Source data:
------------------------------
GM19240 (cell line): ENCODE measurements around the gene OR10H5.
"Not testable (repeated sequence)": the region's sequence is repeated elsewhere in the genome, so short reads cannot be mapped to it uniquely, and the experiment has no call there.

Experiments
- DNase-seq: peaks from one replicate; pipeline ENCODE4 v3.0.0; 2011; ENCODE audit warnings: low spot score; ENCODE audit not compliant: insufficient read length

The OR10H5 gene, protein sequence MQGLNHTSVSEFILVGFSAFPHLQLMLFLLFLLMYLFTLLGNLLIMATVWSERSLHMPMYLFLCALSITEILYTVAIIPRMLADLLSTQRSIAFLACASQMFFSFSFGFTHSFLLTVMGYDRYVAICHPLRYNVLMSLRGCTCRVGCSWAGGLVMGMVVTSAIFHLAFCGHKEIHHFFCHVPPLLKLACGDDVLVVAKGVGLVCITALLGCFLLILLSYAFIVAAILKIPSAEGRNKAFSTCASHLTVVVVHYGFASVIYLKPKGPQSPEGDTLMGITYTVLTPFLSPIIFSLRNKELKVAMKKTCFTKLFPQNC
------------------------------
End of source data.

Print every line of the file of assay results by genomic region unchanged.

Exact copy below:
GM19240 (cell line): ENCODE measurements around the gene OR10H5.
"Not testable (repeated sequence)": the region's sequence is repeated elsewhere in the genome, so short reads cannot be mapped to it uniquely, and the experiment has no call there.

Experiments
- DNase-seq: peaks from one replicate; pipeline ENCODE4 v3.0.0; 2011; ENCODE audit warnings: low spot score; ENCODE audit not compliant: insufficient read length

The OR10H5 gene, protein sequence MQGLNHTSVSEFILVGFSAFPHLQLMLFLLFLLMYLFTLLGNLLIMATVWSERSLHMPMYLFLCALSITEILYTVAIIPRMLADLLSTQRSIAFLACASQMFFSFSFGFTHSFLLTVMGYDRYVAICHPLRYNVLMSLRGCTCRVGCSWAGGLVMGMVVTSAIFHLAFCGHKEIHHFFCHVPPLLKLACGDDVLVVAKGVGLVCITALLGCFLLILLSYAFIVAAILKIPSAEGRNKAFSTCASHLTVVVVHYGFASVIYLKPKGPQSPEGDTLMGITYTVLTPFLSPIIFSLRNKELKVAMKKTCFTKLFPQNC